IDEAS home Printed from
   My bibliography  Save this paper

Experience vs. Obsolescence: A Vintage-Human-Capital Model


  • Matthias Kredler

    (Universidad Carlos III Madrid)


horizon version of Chari & Hopenhayn’s (1991) vintage-human-capital model. Different skill levels inside a vintage are complementary in production. I establish equivalence between competitive equilibrium and a planner’s problem, which ensures uniqueness of equilibrium. Returns to skill and tenure premia are highest in young vintages, where skill is scarcest and agents accumulate human capital fastest. As the vintage ages, the skill premium decreases and vanishes entirely upon vintage death. The results are in line with German linked employer-employee data: Young establishments pay higher tenure premia but lower mean wages than old establishments.

Suggested Citation

  • Matthias Kredler, 2010. "Experience vs. Obsolescence: A Vintage-Human-Capital Model," 2010 Meeting Papers 369, Society for Economic Dynamics.
  • Handle: RePEc:red:sed010:369

    Download full text from publisher

    File URL:
    Download Restriction: no

    Other versions of this item:

    References listed on IDEAS

    1. repec:ucp:bknber:9780226304557 is not listed on IDEAS
    2. Ken Burdett & Melvyn Coles, 2003. "Equilibrium Wage-Tenure Contracts," Econometrica, Econometric Society, vol. 71(5), pages 1377-1404, September.
    3. Gene M. Grossman & Elhanan Helpman, 1991. "Quality Ladders in the Theory of Growth," Review of Economic Studies, Oxford University Press, vol. 58(1), pages 43-61.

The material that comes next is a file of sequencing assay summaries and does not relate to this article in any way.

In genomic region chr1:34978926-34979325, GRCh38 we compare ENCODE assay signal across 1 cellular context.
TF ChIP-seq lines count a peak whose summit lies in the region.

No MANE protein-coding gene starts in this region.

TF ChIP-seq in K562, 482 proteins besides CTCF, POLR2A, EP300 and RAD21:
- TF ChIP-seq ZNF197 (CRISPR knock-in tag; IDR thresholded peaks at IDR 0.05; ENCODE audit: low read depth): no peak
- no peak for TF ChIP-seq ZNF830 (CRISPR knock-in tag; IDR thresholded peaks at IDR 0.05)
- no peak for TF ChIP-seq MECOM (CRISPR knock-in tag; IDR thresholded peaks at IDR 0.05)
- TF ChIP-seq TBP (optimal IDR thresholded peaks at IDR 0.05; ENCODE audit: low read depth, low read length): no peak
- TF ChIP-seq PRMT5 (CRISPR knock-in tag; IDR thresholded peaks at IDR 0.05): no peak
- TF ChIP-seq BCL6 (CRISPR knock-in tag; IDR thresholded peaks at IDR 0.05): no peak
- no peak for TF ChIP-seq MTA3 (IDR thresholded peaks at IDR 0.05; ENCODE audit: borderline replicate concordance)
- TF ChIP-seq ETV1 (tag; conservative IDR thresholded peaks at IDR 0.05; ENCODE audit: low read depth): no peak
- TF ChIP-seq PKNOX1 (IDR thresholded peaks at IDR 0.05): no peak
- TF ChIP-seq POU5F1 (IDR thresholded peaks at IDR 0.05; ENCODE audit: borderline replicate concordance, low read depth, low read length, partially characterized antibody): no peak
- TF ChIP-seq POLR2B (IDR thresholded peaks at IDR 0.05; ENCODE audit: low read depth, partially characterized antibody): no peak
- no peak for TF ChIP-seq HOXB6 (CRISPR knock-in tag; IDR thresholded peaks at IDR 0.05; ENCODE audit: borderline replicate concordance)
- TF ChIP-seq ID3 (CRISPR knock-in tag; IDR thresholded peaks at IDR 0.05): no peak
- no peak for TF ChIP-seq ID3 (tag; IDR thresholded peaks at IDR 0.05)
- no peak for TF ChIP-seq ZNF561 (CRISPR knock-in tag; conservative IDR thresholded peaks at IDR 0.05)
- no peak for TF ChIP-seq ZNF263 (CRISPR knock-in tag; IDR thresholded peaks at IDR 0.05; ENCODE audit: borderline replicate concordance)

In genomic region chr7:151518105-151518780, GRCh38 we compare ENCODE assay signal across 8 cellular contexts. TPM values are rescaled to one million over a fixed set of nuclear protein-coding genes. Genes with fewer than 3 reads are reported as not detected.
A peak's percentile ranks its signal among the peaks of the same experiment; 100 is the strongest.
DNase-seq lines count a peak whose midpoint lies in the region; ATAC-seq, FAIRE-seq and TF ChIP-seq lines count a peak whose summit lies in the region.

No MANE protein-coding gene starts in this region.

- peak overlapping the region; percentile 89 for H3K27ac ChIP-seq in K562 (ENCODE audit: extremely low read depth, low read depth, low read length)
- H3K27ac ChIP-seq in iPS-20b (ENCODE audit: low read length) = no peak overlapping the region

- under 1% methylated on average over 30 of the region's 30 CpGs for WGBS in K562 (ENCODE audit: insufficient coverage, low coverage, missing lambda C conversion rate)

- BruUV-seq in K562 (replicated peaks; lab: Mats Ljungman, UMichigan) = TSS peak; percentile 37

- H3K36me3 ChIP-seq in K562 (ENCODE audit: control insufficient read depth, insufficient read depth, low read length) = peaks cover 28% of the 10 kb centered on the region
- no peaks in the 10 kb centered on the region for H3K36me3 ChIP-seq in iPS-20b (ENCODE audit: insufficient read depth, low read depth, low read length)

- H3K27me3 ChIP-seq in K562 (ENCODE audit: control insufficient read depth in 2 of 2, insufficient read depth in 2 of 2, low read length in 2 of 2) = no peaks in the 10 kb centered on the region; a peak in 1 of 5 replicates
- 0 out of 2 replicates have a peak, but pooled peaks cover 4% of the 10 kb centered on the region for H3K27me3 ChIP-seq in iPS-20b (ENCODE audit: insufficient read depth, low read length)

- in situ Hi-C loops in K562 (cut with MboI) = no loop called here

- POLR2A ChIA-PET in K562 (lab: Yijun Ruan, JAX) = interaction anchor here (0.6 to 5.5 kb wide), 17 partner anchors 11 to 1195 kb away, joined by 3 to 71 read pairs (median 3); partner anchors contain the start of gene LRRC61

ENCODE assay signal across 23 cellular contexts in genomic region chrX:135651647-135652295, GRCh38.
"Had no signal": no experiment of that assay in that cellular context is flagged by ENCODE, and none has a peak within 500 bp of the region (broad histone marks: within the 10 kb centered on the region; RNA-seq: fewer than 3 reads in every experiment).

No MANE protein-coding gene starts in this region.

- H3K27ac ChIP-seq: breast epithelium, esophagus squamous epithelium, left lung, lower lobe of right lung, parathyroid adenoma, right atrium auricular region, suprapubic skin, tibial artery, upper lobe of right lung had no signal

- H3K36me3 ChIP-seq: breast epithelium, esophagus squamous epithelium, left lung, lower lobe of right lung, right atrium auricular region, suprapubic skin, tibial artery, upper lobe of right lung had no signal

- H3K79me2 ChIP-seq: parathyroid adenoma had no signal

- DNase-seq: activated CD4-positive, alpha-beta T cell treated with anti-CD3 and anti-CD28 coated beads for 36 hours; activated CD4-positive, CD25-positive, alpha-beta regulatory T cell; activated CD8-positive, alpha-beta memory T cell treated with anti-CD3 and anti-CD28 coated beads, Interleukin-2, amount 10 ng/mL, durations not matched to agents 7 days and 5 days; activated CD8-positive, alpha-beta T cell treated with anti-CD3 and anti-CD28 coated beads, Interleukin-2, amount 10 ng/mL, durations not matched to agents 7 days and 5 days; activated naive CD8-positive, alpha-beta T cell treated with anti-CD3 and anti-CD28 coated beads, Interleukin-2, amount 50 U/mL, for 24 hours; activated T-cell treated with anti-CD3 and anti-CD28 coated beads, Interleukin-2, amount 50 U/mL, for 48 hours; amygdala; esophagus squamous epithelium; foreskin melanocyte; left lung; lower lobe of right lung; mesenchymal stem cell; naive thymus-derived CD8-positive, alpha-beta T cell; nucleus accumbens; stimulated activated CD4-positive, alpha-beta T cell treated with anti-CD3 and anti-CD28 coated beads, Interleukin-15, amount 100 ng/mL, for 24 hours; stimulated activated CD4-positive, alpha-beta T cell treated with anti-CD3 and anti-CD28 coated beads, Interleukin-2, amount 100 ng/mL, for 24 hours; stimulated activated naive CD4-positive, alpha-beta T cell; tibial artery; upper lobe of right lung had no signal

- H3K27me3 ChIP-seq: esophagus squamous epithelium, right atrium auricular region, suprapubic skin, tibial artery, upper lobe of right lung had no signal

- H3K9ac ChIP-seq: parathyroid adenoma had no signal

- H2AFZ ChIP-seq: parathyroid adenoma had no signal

4. Huggett, Mark & Ventura, Gustavo & Yaron, Amir, 2006. "Human capital and earnings distribution dynamics," Journal of Monetary Economics, Elsevier, vol. 53(2), pages 265-290, March.
    5. Jason G. Cummins & Giovanni L. Violante, 2002. "Investment-Specific Technical Change in the US (1947-2000): Measurement and Macroeconomic Consequences," Review of Economic Dynamics, Elsevier for the Society for Economic Dynamics, vol. 5(2), pages 243-284, April.
    6. Tor Jakob Klette & Samuel Kortum, 2004. "Innovating Firms and Aggregate Innovation," Journal of Political Economy, University of Chicago Press, vol. 112(5), pages 986-1018, October.
    7. Peter Gottschalk & Timothy M. Smeeding, 1997. "Cross-National Comparisons of Earnings and Income Inequality," Journal of Economic Literature, American Economic Association, vol. 35(2), pages 633-687, June.
    8. Claudio Michelacci & Vincenzo Quadrini, 2009. "Financial Markets and Wages," Review of Economic Studies, Oxford University Press, vol. 76(2), pages 795-827.
    9. James J. Heckman & Lance J. Lochner & Petra E. Todd, 2003. "Fifty Years of Mincer Earnings Regressions," NBER Working Papers 9732, National Bureau of Economic Research, Inc.
    10. Andrew Atkeson & Patrick J. Kehoe, 2005. "Modeling and Measuring Organization Capital," Journal of Political Economy, University of Chicago Press, vol. 113(5), pages 1026-1053, October.
    11. Yoram Ben-Porath, 1967. "The Production of Human Capital and the Life Cycle of Earnings," Journal of Political Economy, University of Chicago Press, vol. 75, pages 352-352.